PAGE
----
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# How to Create a Tunisian-Inspired Motif in Adobe Illustrator

If you plan to travel to Tunisia, make a half-day stop in the ceramic capital, Nabeul. Your eyes will be dancing around from the vibrant display of handmade color ceramics, glazed bowls, jugs, plates, tiles and all kinds of appealing pottery objects, spilling onto the streets and sidewalks and displayed in the town's courtyard of shops.

These pottery and ceramic gems are the ancient tradition of Tunisian master craftsmen.

In this tutorial, you will use Adobe Illustrator to design a Tunisian-inspired motif. We will use basic Illustrator tools, as well as tools like the Live Paint Tool and Symbols Tool. Plus you will learn some tips and tricks to speed up your workflow. After completing the design, we will upload it to customize our very own throw pillows and cushions.

If you would like to expand your knowledge of geometric patterns, we have a series dedicated to Geometric Pattern Design tutorials.

You can find many Tunisian graphics over on GraphicRiver, including many helpful maps for your design and infographic needs.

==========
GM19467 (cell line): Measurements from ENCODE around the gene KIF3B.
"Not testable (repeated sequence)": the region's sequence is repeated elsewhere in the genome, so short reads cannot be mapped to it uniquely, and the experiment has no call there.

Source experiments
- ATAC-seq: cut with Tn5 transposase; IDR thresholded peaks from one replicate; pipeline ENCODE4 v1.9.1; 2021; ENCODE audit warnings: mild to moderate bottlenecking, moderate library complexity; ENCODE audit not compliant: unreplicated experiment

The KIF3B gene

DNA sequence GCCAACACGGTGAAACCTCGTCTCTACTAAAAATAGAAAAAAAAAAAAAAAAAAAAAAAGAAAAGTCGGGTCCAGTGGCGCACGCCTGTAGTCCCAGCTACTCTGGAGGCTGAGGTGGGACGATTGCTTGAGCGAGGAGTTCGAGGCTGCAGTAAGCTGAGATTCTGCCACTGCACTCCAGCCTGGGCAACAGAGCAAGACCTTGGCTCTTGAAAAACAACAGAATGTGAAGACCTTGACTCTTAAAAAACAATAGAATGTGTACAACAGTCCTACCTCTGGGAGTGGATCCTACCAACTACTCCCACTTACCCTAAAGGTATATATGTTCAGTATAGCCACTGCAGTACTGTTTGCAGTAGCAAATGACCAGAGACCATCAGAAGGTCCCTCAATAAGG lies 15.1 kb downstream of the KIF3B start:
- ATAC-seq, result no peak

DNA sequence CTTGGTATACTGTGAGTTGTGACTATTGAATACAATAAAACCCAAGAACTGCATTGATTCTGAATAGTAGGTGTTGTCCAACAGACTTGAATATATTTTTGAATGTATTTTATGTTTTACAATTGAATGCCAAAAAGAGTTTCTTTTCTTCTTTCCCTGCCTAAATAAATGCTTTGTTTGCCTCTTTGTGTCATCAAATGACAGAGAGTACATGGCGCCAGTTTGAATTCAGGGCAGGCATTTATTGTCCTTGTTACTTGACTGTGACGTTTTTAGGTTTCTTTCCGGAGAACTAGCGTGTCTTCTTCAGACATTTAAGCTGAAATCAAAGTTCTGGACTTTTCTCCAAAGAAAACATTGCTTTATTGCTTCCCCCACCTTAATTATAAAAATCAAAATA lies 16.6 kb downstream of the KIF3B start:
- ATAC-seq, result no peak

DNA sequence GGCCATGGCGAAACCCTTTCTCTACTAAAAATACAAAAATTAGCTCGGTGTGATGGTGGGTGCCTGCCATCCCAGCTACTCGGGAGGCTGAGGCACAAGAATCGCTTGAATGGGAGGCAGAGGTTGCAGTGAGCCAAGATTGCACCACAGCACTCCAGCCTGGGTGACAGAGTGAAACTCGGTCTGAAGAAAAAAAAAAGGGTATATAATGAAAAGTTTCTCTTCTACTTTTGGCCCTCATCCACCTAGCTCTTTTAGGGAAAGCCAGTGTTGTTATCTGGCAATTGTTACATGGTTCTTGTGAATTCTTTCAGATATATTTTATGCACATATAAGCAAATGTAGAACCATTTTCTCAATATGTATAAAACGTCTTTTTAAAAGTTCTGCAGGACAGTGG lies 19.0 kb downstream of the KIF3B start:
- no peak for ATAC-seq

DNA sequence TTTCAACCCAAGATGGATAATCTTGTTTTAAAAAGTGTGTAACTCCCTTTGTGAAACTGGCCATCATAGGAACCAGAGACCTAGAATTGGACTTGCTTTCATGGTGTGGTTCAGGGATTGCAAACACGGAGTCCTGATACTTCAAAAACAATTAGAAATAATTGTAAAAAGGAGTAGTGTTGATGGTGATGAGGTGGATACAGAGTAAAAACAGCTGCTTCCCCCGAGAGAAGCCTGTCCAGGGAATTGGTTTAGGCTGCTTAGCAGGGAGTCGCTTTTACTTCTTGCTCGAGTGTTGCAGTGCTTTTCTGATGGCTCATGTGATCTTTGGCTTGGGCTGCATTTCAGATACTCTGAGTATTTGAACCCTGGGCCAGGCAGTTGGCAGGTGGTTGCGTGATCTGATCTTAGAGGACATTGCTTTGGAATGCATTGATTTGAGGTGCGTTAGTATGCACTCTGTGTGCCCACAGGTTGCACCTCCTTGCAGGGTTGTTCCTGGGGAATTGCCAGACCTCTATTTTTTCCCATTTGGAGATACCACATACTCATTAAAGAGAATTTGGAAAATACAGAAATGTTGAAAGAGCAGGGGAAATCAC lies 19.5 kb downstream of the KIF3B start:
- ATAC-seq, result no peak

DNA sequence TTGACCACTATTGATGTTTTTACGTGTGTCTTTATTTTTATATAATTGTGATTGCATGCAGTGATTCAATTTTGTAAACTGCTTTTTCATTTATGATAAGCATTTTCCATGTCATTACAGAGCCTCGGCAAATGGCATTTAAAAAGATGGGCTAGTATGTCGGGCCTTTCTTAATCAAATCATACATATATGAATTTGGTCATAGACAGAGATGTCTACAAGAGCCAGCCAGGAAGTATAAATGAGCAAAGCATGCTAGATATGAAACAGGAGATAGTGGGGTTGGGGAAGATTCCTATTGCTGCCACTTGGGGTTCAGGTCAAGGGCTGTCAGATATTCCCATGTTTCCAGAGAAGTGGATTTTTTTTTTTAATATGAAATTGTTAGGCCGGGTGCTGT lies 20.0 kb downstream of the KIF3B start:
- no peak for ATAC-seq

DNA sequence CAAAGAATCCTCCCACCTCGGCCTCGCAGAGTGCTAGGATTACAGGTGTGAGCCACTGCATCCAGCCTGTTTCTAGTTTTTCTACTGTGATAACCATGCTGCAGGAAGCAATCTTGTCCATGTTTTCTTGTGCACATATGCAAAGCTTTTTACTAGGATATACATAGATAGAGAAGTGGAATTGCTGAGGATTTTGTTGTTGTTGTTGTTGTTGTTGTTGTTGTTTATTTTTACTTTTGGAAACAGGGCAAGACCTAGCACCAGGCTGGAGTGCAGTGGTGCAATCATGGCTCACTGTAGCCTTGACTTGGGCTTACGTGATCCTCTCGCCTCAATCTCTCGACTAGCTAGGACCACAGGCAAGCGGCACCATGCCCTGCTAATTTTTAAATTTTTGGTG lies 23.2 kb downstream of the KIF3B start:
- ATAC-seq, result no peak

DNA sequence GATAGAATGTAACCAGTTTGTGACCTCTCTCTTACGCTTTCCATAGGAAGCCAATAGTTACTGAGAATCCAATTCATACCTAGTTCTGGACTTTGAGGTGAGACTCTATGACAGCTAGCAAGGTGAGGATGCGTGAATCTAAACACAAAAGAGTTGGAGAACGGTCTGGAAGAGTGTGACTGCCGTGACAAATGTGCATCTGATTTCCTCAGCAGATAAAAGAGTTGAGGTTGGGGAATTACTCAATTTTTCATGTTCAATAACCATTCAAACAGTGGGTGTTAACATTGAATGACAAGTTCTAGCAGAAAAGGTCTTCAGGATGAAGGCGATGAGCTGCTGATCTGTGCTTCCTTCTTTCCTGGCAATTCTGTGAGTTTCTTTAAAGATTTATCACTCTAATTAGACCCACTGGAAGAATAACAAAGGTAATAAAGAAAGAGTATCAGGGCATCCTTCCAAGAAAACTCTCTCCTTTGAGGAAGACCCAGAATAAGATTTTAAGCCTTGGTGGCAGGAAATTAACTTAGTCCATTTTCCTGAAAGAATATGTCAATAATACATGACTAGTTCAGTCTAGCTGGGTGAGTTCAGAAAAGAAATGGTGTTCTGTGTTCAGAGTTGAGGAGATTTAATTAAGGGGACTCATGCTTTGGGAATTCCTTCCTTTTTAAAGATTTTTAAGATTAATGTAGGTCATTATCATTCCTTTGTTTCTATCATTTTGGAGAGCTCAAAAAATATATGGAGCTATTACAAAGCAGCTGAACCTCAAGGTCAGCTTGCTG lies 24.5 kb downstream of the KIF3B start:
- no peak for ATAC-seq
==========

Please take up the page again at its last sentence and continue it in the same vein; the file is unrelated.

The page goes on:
Now, let’s start to create our motif!

## 1. How to Set Up the File

Open Adobe Illustrator up and create a New Document (File > New or Control-N) using the following settings:

Select Print.

Preset Details: Tunisian_Motif

• Number of Artboards: 1
• Width: 1500 px
• Height: 1500 px
• Units: Pixels
• Color Mode: CMYK

And Create.

We are now ready to design our motif.

## 2. How to Outline and Design the Motif

### Step 1

In order to create a geometrical correct design, it would be a good start to turn on the Smart Guides (Command-U or View > Smart Guides).

Now let's begin by drawing a 17-segment geometric flower, by first creating a single petal frame.

Select the Ellipse Tool (L) from the Tools bar. Set null Fill and a Stroke of 15 pt (set from the top dock).

To precisely create the ellipse, use the Ellipse dialog box by clicking once on the artboard. The dialog box opens up.

Set the Width and Height at 500 px.

### Step 2

Next, with the ellipse selected, Copy (Command-C) and Paste in Front (Command-F), to create the same ellipse on top of the original.

Afterwards, Move the selection (Object > Transform > Move Transform or use the Command-Shift-M shortcut) to apply a Horizontal Distance of 99 px.

### Step 3

To create the petal shape, we need to cut out the intersecting part of the ellipses.

Open the Pathfinder panel: Window > Pathfinder. Select Shape Modes: Intersect.

### Step 4

Take the Direct Selection Tool (A) from the Tools bar, and select the left and right anchor points. To design the base of the petal, Command-Shift-M to Move the anchor points by 45 px Vertical.

### Step 5

Next, let's center the base of the petal to our artboard.